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Re: [xmca] concepts

(sent again with modified subject heading).

David Kellogg wrote:

> Dear Ana, Vera:
> Einstein, interviewed, said that language appears to play no part in his
> thinking; that he always began with a particularly strong VISUAL image: a
> man straddling a train going faster than light, or a falling elevator, or
> chucking a heavy weight out of the window of a train.
> Of course, you and I can see how much these visual images depend on verbal
> perception, on thinking sights rather than seeing thoughts. But it is
> certainly true that they are not directly dependent on word meanings;

The distinction that I draw here is between the 'data' of vision, hearing
etc. and the meaning of seeing and listening.  From this position it's more
apparent that the meanings, and the manner of their mediation, originate
from social circumstances.

> I remember my father laughing at my brother, who complained that all the
> TAs at MIT had strong Chinese accents, and saying that it was their written
> equations on the blackboard that he should be attending to anyway.

This anecdote could also be construed as someone's attempt to avail
themselves of a more appropriate way of seeing, which, no doubt, is hard to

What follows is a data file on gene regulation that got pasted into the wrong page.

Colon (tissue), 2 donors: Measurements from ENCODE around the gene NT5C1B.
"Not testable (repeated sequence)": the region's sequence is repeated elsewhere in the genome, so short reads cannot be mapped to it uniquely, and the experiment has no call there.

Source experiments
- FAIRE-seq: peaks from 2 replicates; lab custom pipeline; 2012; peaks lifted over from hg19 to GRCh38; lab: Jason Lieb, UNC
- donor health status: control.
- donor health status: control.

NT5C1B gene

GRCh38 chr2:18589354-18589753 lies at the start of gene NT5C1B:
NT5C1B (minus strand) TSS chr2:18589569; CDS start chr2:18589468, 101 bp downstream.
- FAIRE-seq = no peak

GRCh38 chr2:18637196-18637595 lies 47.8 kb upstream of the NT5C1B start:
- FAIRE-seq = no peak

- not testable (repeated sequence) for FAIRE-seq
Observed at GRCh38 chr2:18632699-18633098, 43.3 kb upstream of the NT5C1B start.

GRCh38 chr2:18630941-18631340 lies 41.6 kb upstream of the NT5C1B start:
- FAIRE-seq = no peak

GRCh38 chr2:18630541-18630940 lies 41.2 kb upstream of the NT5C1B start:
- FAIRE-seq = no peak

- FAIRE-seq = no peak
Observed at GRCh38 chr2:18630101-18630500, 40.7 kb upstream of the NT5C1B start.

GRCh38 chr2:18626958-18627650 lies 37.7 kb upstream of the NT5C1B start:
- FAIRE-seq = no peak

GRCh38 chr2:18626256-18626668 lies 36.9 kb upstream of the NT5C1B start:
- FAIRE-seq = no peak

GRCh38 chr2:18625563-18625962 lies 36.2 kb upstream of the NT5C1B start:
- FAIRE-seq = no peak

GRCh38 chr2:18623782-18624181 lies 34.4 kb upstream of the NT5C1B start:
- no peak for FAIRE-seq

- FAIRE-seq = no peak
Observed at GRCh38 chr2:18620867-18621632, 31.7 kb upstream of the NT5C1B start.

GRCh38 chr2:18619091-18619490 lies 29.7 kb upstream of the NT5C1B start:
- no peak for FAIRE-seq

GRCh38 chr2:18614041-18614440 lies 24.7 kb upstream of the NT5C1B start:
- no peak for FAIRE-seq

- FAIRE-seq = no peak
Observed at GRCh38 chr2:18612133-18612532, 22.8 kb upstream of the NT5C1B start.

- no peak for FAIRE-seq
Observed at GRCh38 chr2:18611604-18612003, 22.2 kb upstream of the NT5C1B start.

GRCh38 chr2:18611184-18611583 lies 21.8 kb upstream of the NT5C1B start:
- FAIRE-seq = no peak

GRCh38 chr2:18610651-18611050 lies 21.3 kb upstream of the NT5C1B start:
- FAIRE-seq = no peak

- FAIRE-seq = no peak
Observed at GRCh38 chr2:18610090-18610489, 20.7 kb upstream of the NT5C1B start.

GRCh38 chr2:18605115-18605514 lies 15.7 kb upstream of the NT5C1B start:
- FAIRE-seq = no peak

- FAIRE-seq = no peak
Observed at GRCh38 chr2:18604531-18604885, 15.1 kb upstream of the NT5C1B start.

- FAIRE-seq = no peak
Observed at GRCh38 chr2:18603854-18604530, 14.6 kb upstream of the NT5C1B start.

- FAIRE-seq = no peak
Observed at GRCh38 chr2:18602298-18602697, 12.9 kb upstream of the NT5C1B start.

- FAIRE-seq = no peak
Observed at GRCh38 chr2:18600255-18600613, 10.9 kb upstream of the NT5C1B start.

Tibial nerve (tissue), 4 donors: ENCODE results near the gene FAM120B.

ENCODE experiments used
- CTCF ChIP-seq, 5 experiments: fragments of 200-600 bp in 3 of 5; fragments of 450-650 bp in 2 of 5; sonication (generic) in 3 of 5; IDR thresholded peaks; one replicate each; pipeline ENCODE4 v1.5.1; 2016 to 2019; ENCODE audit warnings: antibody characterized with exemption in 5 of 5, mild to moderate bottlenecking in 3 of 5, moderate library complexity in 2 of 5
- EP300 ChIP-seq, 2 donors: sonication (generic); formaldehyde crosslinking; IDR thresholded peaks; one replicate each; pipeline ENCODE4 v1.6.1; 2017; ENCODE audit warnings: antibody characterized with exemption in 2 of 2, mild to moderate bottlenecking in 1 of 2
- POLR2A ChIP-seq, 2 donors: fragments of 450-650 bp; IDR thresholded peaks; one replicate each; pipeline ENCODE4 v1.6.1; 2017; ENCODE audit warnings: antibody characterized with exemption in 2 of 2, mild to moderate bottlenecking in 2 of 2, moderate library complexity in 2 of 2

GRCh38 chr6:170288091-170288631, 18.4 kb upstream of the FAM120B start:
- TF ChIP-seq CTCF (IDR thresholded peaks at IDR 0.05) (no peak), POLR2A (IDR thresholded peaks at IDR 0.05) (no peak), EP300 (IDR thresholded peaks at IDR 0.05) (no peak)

achieve from within a positivist framework, one ends up focusing upon the
sensed data: accents and markings on a board.

> I find myself in perfect agreement with what Ana suggests about the use of
> language in classrooms in general and foreign language classrooms in
> particular. But I notice that the various functions she suggests  "to know
> something, to experience something meaningful, or to act in some significant
> way in a meaningful conversation" are different in important ways. I would
> say that the kids in our classrooms, perhaps unlike those in american
> classrooms, know a lot and experience learning as meaningful, but they lack
> the ability to act in a significant way in a meaningful conversation.
> When we look at the "stable" periods of development in Volume Five, we
> notice that they are often marked by a child's transition from knowing and
> experiencing to acting. For example, in infancy the child goes from
> observing smiles to smiling, and in early childhood from understanding
> speech to speaking. Even the critical periods of development are caused by a
> somewhat too precocious activity on the part of the child; the substitution
> of a neoformation for a whole social situation of development (e.g. the
> crisis of "No!" at three).
> I guess that it's the transition from knowing and experiencing to acting
> that I am most interested in. The kids are looking at a picture which show a
> boy, Jinho, and a girl, Ann. They are looking at a calendar which says it is
> May first and there are only four days until the Korean holiday of
> Children's Day. They are sixth graders, and it is the last Children's Day of
> their young lives; they are discussing, somewhat enviously and peevishly,
> what they will get as presents, and how many they will get.

The omission I'm noticing here is that knowing and experiencing is an
activity in itself.


> For Graves, language had the key function of helping him NOT see--helping
> him to recover from shell shock. That is why he wrote:

Nice example.  Do you mean 'not see' here, or 'not see in a particular
way'.  I am comfortable with the latter.

Thanks for the interesting post,

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